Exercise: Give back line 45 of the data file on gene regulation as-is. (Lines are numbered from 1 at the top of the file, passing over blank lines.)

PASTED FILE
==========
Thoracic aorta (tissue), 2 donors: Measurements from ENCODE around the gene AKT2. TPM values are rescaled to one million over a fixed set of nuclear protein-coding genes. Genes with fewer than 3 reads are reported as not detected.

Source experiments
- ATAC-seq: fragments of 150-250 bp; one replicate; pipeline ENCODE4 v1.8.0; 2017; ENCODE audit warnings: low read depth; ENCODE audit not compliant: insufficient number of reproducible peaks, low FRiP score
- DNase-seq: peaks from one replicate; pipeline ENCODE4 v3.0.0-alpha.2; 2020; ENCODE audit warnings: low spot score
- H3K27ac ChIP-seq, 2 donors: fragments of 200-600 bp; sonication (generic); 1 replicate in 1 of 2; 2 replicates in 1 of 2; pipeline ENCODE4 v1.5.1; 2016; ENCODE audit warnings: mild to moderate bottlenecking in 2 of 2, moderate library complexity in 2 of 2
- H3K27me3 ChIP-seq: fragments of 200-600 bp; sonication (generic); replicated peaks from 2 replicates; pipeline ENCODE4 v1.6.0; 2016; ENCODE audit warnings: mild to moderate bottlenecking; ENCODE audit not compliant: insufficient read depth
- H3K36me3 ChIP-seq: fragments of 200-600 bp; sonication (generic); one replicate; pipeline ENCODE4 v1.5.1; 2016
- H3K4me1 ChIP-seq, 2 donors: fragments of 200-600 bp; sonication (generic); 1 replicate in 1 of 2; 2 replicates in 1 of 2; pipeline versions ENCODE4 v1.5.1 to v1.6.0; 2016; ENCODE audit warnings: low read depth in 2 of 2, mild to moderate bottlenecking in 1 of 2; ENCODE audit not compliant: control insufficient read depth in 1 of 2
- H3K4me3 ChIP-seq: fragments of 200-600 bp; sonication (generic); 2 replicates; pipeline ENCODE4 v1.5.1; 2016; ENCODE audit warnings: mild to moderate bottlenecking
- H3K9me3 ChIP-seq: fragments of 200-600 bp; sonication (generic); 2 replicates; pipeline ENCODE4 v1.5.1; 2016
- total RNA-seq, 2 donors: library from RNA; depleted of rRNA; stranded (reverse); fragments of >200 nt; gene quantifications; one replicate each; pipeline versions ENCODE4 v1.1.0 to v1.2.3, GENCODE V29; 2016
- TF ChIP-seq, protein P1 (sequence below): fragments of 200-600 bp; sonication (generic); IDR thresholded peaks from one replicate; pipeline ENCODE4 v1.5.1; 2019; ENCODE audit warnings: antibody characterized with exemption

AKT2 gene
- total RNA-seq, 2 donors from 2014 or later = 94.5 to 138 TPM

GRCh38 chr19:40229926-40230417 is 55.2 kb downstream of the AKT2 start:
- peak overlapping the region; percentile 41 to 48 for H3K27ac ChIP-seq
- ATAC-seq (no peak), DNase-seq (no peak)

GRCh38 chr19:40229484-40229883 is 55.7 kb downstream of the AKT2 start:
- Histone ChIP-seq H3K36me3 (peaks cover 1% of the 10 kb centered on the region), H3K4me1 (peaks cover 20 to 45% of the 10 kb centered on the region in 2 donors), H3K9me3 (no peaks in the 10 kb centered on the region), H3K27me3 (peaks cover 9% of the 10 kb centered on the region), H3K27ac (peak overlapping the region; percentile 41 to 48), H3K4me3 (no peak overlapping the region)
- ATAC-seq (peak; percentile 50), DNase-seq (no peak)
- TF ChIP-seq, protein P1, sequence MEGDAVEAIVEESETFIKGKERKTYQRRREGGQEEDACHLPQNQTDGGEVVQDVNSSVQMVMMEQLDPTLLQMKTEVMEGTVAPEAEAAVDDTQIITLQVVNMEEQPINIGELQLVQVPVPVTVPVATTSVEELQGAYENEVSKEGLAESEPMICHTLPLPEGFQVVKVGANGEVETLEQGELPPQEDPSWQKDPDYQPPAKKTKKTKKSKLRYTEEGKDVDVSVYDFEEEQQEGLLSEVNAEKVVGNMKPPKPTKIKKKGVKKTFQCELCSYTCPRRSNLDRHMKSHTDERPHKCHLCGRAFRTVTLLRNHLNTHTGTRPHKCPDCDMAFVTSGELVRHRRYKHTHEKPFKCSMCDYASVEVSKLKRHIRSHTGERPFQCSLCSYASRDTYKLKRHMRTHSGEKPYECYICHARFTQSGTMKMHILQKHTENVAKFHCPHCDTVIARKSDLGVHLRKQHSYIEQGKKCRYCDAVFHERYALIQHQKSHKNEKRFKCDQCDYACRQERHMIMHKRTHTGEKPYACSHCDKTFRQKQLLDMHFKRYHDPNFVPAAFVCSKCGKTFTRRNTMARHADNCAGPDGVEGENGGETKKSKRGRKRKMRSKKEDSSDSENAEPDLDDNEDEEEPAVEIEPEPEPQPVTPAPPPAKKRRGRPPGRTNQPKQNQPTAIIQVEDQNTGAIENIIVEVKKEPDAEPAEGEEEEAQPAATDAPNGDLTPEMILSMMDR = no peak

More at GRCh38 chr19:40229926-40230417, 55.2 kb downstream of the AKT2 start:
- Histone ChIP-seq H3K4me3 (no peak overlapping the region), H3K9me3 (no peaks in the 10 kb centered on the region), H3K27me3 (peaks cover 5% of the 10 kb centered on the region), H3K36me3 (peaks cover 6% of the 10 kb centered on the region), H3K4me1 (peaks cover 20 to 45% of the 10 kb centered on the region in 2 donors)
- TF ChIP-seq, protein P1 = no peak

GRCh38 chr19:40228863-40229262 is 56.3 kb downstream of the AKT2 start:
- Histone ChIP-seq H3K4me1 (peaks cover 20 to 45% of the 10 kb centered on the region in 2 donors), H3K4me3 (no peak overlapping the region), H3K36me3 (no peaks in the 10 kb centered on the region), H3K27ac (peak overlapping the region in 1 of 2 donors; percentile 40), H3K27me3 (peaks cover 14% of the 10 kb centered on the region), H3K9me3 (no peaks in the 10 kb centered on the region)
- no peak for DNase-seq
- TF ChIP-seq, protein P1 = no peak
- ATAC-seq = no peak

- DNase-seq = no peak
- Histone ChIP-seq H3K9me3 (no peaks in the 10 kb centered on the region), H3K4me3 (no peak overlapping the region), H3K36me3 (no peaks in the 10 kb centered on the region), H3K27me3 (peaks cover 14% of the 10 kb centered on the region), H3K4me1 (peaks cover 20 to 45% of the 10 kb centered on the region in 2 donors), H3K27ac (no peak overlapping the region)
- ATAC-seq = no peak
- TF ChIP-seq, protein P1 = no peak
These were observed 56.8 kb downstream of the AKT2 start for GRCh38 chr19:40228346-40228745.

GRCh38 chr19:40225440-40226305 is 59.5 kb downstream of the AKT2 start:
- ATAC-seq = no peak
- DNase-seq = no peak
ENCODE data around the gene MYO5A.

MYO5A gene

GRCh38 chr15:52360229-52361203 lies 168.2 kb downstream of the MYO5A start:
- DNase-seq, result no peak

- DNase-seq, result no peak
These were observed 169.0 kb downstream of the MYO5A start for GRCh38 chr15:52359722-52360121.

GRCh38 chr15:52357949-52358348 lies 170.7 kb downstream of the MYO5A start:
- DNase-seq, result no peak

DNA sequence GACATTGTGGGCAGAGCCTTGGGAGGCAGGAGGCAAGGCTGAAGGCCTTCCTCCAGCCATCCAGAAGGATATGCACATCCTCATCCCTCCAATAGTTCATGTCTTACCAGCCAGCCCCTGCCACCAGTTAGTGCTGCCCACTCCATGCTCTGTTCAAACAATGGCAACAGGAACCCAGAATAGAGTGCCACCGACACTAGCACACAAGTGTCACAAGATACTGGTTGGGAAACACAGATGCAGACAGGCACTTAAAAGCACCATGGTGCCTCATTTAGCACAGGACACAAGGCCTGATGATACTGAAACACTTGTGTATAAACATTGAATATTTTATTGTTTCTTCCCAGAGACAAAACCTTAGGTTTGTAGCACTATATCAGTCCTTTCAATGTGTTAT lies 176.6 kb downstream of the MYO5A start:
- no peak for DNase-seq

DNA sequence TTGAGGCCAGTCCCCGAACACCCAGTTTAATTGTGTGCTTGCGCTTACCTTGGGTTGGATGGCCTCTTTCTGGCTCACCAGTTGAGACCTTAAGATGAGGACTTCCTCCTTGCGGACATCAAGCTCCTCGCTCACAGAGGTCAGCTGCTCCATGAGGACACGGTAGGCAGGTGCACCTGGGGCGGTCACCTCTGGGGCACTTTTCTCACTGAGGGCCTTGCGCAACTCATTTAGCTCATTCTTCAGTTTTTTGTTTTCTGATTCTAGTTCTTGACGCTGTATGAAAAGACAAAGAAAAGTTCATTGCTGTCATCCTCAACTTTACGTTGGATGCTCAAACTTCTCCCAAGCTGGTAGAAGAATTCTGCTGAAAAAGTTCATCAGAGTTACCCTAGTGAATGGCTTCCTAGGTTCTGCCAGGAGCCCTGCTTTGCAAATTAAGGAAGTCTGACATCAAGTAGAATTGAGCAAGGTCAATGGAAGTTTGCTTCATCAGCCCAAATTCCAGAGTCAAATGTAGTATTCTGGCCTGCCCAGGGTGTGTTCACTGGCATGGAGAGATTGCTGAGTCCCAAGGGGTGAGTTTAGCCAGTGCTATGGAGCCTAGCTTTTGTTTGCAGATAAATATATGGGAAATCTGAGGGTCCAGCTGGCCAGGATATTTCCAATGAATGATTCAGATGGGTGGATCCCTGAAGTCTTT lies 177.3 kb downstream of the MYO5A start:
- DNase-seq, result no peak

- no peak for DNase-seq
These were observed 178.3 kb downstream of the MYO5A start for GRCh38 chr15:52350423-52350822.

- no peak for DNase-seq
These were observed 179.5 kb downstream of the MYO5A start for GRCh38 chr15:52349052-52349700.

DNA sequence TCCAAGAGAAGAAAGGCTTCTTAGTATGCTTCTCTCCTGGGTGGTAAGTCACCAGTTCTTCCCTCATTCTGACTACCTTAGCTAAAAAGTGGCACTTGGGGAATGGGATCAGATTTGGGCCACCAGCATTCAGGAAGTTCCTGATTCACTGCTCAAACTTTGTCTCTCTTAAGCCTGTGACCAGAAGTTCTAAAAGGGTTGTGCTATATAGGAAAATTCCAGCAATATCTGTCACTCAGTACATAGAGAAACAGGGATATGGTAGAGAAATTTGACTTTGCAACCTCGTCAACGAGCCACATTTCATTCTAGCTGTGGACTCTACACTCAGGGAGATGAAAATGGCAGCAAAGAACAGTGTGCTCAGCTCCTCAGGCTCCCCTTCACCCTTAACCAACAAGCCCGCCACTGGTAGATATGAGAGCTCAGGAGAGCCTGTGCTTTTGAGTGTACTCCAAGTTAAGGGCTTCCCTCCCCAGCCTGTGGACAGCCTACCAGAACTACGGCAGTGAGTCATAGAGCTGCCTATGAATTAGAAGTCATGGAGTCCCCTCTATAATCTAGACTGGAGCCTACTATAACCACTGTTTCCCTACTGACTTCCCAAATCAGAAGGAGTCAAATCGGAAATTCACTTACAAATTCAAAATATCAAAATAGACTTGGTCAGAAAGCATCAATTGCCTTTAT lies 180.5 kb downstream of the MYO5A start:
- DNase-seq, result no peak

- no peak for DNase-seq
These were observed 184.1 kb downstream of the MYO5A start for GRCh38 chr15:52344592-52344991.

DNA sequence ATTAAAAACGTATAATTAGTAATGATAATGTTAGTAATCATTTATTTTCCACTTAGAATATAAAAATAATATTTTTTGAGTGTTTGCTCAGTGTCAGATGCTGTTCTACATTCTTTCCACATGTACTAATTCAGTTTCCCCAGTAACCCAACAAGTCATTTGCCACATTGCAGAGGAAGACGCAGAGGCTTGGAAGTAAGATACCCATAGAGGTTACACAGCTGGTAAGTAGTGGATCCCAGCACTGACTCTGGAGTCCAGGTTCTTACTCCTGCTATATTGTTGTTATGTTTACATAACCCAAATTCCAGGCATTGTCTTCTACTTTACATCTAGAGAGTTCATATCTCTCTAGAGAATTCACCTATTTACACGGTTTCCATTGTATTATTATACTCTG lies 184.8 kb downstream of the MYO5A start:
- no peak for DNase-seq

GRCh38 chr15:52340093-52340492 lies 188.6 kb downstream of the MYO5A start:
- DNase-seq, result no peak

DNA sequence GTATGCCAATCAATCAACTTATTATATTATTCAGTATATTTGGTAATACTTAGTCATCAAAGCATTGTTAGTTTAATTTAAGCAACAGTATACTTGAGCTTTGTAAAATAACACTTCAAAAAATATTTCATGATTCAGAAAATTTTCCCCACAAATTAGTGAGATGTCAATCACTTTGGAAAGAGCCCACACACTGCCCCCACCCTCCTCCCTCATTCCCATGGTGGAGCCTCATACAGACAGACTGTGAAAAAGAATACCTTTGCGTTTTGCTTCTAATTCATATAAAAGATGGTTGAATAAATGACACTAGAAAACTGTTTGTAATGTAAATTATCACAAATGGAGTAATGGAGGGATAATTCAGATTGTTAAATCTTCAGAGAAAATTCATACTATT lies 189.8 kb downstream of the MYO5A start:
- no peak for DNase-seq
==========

- DNase-seq, result no peak